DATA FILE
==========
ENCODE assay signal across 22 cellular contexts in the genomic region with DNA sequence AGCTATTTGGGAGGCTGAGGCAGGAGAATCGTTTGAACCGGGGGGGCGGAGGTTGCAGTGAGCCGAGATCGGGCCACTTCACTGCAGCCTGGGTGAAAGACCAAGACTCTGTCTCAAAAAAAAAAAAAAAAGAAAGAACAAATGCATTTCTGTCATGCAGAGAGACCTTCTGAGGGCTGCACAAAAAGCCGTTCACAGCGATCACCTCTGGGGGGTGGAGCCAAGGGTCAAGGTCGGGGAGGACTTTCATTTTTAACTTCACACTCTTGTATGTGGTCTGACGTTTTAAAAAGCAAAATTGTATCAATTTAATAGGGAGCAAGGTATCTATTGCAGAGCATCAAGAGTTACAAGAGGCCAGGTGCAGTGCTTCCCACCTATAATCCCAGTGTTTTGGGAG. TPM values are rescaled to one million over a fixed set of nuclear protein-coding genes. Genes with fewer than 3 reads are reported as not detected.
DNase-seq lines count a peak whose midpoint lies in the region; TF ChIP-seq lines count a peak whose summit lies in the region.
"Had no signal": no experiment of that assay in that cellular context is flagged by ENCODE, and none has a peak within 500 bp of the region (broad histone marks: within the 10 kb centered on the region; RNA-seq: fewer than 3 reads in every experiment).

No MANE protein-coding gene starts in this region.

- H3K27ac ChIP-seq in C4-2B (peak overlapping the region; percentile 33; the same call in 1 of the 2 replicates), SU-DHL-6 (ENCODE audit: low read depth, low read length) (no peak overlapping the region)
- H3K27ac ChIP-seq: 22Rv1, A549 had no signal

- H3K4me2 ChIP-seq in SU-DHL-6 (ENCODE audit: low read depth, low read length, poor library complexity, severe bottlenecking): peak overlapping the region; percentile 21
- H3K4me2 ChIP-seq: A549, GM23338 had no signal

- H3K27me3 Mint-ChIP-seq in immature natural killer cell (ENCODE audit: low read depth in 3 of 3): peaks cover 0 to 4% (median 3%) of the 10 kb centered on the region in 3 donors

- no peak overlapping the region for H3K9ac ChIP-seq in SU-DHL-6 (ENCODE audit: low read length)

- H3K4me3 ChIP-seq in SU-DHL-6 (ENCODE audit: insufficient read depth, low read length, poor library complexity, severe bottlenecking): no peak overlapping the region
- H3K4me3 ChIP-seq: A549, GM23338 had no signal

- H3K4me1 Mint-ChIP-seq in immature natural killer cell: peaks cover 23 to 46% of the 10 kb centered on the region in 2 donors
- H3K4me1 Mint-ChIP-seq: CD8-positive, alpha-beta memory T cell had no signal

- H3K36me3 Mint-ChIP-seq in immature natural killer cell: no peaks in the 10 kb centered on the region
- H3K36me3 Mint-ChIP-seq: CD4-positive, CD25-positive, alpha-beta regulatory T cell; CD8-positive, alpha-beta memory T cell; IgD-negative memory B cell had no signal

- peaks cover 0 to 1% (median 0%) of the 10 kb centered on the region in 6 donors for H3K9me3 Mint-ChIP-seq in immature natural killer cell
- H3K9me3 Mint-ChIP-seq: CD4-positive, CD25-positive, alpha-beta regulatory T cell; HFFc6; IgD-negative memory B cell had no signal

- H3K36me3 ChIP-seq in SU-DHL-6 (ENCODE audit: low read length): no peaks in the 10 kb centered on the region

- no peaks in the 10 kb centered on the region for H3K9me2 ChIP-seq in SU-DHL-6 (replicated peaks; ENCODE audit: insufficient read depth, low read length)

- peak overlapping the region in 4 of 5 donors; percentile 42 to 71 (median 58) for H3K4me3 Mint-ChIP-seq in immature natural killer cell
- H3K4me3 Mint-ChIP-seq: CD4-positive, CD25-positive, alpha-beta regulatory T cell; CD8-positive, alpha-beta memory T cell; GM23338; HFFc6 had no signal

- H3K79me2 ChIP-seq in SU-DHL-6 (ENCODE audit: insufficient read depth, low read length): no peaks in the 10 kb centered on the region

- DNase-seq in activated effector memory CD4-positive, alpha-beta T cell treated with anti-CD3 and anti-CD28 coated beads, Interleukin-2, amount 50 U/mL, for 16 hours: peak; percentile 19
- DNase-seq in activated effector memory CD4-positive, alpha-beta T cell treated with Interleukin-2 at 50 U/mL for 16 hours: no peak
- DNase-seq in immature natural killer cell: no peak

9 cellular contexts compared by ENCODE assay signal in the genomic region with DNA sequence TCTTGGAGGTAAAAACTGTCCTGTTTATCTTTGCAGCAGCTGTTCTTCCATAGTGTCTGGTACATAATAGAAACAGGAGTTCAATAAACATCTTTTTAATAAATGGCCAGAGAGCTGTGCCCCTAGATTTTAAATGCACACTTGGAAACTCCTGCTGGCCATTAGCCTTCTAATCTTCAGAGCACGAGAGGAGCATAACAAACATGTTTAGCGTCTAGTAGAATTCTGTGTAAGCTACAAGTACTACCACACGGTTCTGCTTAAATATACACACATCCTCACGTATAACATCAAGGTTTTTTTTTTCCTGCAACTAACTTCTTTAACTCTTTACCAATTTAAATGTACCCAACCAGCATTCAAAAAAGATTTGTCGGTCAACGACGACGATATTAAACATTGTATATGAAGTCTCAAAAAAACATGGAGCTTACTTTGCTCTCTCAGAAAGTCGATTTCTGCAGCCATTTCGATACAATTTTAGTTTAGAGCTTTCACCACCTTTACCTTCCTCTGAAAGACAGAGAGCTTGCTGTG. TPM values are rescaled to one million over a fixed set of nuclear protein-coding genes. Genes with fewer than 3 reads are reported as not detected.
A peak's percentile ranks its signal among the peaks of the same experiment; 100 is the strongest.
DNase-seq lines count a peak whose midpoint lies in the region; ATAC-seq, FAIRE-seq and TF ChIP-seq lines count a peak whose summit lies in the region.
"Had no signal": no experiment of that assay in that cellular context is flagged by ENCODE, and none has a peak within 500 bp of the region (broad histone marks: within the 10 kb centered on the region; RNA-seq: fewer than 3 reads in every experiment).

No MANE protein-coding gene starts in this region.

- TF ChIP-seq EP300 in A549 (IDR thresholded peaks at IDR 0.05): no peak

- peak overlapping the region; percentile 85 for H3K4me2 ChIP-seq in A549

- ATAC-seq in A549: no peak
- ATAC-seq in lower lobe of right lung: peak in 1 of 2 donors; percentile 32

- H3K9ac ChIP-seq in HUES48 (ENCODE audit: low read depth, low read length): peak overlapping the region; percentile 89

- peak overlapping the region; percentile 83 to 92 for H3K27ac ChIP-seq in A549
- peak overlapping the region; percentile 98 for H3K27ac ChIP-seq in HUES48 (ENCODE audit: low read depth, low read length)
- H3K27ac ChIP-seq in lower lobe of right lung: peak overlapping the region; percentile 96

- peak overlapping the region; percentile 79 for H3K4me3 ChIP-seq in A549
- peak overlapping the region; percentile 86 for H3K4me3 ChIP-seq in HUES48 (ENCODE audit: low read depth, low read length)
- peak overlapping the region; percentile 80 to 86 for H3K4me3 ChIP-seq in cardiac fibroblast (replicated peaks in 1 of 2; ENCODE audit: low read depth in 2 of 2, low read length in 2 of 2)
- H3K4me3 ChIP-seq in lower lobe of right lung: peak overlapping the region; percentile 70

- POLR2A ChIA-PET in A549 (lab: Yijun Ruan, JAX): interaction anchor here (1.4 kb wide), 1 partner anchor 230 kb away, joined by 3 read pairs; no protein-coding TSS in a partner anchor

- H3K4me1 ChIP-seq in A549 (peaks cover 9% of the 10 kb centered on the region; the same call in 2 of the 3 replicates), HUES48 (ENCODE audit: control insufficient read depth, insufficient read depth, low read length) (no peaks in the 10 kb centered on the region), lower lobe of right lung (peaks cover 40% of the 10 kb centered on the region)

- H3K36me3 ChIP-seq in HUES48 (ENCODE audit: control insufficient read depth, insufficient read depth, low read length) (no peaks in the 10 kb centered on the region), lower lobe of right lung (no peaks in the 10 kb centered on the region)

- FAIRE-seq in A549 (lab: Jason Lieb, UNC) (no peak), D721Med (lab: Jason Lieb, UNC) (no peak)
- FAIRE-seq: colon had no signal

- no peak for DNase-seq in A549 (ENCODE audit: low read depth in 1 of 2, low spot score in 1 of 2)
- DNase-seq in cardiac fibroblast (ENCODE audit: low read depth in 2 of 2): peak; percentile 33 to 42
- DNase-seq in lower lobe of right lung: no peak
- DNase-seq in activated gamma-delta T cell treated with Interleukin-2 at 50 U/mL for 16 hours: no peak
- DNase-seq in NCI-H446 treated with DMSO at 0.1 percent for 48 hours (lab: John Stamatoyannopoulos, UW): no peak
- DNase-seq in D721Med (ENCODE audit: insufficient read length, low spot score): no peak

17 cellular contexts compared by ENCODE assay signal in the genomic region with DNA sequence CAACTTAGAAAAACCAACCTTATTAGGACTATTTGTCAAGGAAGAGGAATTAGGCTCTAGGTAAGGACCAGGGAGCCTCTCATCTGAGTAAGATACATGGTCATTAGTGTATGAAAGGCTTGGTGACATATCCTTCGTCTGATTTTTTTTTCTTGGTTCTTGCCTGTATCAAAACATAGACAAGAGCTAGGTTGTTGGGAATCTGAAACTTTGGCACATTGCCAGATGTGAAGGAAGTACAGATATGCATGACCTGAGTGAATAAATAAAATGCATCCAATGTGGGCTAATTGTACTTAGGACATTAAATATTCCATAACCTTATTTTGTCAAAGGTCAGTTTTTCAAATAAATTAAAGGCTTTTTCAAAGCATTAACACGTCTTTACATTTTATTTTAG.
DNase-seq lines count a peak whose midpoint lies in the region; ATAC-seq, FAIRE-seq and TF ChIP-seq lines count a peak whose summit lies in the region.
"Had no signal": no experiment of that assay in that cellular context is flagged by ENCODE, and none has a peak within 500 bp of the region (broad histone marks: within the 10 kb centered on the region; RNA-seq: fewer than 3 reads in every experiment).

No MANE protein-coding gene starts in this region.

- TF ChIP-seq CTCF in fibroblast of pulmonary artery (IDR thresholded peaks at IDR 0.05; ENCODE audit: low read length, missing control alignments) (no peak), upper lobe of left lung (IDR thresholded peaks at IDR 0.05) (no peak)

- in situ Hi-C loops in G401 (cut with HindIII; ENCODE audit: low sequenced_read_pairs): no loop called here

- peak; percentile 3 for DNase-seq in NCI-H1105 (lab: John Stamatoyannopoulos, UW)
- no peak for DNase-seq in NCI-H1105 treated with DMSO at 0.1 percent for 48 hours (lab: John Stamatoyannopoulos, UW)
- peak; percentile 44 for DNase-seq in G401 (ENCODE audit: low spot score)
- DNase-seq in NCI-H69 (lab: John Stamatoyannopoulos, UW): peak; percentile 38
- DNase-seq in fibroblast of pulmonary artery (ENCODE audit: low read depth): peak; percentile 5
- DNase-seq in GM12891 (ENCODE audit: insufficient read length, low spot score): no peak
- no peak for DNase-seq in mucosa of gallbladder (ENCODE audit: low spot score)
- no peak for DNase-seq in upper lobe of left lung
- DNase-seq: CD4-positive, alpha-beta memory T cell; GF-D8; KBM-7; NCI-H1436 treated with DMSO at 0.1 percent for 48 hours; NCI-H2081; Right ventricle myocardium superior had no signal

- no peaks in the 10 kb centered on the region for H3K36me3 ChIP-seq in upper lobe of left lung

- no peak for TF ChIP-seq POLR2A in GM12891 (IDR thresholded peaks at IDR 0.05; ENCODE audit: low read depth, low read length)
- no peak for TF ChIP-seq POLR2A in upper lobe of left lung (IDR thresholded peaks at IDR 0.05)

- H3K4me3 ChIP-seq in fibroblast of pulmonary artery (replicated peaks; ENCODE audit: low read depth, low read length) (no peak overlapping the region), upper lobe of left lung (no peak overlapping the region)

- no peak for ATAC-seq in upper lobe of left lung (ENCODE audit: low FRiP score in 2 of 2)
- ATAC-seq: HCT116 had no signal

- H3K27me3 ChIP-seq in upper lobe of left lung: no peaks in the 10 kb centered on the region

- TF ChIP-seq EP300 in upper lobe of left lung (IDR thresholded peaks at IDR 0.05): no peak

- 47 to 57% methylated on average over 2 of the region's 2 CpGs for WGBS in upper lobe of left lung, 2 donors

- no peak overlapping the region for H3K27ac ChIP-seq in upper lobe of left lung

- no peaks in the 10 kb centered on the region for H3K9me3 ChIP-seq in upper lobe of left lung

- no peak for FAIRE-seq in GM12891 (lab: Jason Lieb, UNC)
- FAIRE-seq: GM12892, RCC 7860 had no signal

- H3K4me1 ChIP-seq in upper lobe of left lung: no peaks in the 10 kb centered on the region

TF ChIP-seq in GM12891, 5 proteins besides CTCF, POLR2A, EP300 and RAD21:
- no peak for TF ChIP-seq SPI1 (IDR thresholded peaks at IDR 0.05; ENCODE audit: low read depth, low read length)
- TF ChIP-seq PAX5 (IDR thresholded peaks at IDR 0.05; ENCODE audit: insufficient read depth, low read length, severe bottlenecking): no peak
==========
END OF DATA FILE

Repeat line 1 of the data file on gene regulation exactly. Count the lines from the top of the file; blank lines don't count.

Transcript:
ENCODE assay signal across 22 cellular contexts in the genomic region with DNA sequence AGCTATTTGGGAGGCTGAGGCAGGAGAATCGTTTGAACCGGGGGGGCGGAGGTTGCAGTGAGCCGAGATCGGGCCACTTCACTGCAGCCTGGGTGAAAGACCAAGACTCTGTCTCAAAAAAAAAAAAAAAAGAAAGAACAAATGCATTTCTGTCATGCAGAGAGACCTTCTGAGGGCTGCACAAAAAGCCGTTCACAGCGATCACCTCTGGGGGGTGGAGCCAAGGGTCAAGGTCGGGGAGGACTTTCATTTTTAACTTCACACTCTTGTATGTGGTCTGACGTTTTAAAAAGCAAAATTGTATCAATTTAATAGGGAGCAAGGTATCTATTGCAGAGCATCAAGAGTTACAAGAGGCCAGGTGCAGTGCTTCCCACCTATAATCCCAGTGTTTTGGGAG. TPM values are rescaled to one million over a fixed set of nuclear protein-coding genes. Genes with fewer than 3 reads are reported as not detected.